The Snowball Earth hypothesis is a scientific theory stating that there have been episodes in Earth's history when the whole planet became entirely or almost entirely frozen, a kind of extreme glaciation that covered the Earth. The last time this happened was probably about 650 million years ago. Another earlier snowball episode, the Huronian glaciation, occurred between 2.4 and 2.1 billion years ago. Normally ice sheets periodically pulse outwards from the poles (ice ages) and later retract. But in the case of a Snowball Earth event the glaciers exceed a tipping point, for some reason, after which so much sunlight gets reflected from the ice that a runaway effect keeps dropping the temperatures down until the entire planet is covered with ice.
It is quite tough to unfreeze a Snowball Earth since most of the sunlight is reflected back into space. Anyhow, under these conditions CO2 cannot be withdrawn from the atmosphere any more due to the coverage of the planet with thick ice. Over a period of several million years volcanic activity could rescue the Earth by increasing the carbon dioxide levels to about 13%, which is 350 times the CO2 level of today. This CO2 concentration is enough to start a global melting und warming process due to the greenhouse effect even with an Earth reflecting most of the sunlight (yes, in this case the greenhouse effect is highly appreciated). A lot of research has still to be done in order to prove this hypothesis and figure out whether the entire planet was frozen or whether a band around the equator stayed ice free, but certainly there have been periods of extreme glaciations in Earth's history.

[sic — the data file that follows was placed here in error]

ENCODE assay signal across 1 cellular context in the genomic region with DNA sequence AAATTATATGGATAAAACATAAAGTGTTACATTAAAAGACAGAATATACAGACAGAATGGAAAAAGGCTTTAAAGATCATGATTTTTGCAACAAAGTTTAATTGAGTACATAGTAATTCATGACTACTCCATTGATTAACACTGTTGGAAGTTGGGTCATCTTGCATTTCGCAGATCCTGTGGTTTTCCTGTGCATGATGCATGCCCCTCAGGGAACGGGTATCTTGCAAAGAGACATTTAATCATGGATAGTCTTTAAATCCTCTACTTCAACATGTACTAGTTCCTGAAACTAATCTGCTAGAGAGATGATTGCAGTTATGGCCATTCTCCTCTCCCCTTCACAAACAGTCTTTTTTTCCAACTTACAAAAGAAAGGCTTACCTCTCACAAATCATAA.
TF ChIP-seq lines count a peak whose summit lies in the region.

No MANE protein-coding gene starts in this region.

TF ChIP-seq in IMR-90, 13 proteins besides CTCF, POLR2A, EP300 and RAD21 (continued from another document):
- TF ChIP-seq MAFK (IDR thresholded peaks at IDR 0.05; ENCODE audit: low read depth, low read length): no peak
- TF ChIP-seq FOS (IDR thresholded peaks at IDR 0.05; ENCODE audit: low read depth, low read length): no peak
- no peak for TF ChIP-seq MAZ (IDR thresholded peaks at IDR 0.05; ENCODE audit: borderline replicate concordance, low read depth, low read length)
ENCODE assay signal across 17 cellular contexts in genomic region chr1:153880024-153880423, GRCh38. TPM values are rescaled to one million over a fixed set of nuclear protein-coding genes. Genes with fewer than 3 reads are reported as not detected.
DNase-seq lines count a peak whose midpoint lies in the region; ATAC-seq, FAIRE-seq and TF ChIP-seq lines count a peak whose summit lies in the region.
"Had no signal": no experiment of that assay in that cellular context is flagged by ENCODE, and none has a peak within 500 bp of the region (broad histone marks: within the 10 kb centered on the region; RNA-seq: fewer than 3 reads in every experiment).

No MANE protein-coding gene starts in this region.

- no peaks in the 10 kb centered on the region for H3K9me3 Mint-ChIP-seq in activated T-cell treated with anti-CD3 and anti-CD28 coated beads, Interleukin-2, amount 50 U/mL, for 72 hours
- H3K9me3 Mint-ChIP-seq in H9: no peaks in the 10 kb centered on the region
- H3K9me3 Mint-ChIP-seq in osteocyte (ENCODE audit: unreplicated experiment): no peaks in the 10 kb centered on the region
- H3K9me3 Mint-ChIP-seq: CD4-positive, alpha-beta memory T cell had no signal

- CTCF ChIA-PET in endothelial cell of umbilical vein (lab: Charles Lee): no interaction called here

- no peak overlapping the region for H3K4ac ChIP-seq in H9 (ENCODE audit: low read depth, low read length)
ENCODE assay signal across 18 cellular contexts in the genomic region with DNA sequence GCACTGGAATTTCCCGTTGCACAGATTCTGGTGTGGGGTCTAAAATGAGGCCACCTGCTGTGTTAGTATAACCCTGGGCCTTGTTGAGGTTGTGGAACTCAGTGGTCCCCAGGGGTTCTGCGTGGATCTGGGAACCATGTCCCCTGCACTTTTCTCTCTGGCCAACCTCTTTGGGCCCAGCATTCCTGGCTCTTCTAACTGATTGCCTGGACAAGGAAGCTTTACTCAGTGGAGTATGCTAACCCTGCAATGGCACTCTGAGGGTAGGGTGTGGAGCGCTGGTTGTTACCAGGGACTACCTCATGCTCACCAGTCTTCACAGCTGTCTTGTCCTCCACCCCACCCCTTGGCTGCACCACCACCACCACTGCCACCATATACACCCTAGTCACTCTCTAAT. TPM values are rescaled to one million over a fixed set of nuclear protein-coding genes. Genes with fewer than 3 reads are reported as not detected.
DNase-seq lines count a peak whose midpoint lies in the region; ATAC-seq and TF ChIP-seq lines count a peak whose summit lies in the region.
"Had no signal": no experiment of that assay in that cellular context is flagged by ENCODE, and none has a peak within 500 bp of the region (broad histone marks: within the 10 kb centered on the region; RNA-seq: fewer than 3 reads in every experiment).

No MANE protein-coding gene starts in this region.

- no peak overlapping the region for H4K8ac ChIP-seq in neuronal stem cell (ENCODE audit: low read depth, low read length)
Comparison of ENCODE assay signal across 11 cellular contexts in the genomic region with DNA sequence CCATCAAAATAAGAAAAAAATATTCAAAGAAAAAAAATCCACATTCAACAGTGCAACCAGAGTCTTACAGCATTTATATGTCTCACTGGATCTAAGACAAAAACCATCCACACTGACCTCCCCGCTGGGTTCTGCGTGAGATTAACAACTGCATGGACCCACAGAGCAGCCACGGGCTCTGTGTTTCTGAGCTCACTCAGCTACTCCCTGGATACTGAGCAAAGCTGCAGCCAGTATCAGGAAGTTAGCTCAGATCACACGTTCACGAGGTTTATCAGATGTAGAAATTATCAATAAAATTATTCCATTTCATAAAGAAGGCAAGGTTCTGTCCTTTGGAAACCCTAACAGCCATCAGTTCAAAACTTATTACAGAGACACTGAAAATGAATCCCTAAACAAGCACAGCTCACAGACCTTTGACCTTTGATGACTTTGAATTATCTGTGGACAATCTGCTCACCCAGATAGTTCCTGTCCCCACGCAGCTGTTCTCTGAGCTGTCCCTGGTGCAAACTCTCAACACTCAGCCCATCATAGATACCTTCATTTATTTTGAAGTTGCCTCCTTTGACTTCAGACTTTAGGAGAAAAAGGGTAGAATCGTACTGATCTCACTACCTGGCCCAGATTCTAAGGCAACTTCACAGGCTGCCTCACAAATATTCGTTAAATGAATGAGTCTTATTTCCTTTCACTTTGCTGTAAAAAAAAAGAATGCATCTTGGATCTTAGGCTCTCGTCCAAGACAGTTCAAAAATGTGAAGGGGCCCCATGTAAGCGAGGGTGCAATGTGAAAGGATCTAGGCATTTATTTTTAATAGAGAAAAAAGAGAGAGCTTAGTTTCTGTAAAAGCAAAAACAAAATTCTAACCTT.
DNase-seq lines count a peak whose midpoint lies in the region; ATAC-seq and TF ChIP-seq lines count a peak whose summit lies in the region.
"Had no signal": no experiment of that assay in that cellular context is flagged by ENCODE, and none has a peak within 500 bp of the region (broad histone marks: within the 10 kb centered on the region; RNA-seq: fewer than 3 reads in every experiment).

By the way, if you want to know what would happen if the Sun were to suddenly disappear you should absolutely read our Astronomy and Space Q&A section. Believe it or not, even under this hypothetical and extreme condition (which certainly will lead to a Snowball Earth in a very short period of time) not all hope for life on Earth is lost!If interested, read more about: Q&A – Astronomy and Space